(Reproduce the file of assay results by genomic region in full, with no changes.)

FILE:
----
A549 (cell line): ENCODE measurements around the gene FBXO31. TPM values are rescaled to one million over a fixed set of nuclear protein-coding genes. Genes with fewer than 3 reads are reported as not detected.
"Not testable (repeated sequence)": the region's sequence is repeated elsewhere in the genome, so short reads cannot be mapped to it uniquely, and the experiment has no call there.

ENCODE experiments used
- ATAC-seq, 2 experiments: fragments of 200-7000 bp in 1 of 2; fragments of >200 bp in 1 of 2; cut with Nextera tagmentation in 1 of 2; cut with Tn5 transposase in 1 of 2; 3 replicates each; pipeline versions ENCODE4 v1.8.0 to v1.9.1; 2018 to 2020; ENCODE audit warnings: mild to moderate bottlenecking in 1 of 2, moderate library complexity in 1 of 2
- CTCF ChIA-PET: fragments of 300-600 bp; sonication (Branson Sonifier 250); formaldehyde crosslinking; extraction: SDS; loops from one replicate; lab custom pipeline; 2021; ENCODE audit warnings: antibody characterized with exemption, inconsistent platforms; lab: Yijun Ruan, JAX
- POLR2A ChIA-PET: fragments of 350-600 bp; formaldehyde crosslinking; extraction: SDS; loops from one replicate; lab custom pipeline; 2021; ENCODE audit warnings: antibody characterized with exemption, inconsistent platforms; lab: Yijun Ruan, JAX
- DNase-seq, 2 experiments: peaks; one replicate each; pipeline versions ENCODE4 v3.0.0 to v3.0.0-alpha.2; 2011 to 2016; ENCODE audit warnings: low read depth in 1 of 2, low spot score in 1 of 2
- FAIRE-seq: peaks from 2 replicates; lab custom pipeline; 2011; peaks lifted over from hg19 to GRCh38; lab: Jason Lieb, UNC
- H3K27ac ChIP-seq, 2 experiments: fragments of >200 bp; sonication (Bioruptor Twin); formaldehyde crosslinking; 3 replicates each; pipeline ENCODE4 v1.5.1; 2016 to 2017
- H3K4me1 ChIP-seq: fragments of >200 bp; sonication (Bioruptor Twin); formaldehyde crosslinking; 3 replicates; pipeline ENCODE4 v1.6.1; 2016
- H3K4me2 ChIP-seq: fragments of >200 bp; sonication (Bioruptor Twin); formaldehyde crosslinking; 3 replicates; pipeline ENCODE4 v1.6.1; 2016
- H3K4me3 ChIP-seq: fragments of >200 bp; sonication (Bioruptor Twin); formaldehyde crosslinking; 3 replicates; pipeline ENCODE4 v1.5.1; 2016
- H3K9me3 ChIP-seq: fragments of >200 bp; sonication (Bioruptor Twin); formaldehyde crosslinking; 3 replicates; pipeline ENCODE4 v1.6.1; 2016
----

A549 (cell line): ENCODE measurements around the gene FBXO31. TPM values are rescaled to one million over a fixed set of nuclear protein-coding genes. Genes with fewer than 3 reads are reported as not detected.
"Not testable (repeated sequence)": the region's sequence is repeated elsewhere in the genome, so short reads cannot be mapped to it uniquely, and the experiment has no call there.

ENCODE experiments used
- ATAC-seq, 2 experiments: fragments of 200-7000 bp in 1 of 2; fragments of >200 bp in 1 of 2; cut with Nextera tagmentation in 1 of 2; cut with Tn5 transposase in 1 of 2; 3 replicates each; pipeline versions ENCODE4 v1.8.0 to v1.9.1; 2018 to 2020; ENCODE audit warnings: mild to moderate bottlenecking in 1 of 2, moderate library complexity in 1 of 2
- CTCF ChIA-PET: fragments of 300-600 bp; sonication (Branson Sonifier 250); formaldehyde crosslinking; extraction: SDS; loops from one replicate; lab custom pipeline; 2021; ENCODE audit warnings: antibody characterized with exemption, inconsistent platforms; lab: Yijun Ruan, JAX
- POLR2A ChIA-PET: fragments of 350-600 bp; formaldehyde crosslinking; extraction: SDS; loops from one replicate; lab custom pipeline; 2021; ENCODE audit warnings: antibody characterized with exemption, inconsistent platforms; lab: Yijun Ruan, JAX
- DNase-seq, 2 experiments: peaks; one replicate each; pipeline versions ENCODE4 v3.0.0 to v3.0.0-alpha.2; 2011 to 2016; ENCODE audit warnings: low read depth in 1 of 2, low spot score in 1 of 2
- FAIRE-seq: peaks from 2 replicates; lab custom pipeline; 2011; peaks lifted over from hg19 to GRCh38; lab: Jason Lieb, UNC
- H3K27ac ChIP-seq, 2 experiments: fragments of >200 bp; sonication (Bioruptor Twin); formaldehyde crosslinking; 3 replicates each; pipeline ENCODE4 v1.5.1; 2016 to 2017
- H3K4me1 ChIP-seq: fragments of >200 bp; sonication (Bioruptor Twin); formaldehyde crosslinking; 3 replicates; pipeline ENCODE4 v1.6.1; 2016
- H3K4me2 ChIP-seq: fragments of >200 bp; sonication (Bioruptor Twin); formaldehyde crosslinking; 3 replicates; pipeline ENCODE4 v1.6.1; 2016
- H3K4me3 ChIP-seq: fragments of >200 bp; sonication (Bioruptor Twin); formaldehyde crosslinking; 3 replicates; pipeline ENCODE4 v1.5.1; 2016
- H3K9me3 ChIP-seq: fragments of >200 bp; sonication (Bioruptor Twin); formaldehyde crosslinking; 3 replicates; pipeline ENCODE4 v1.6.1; 2016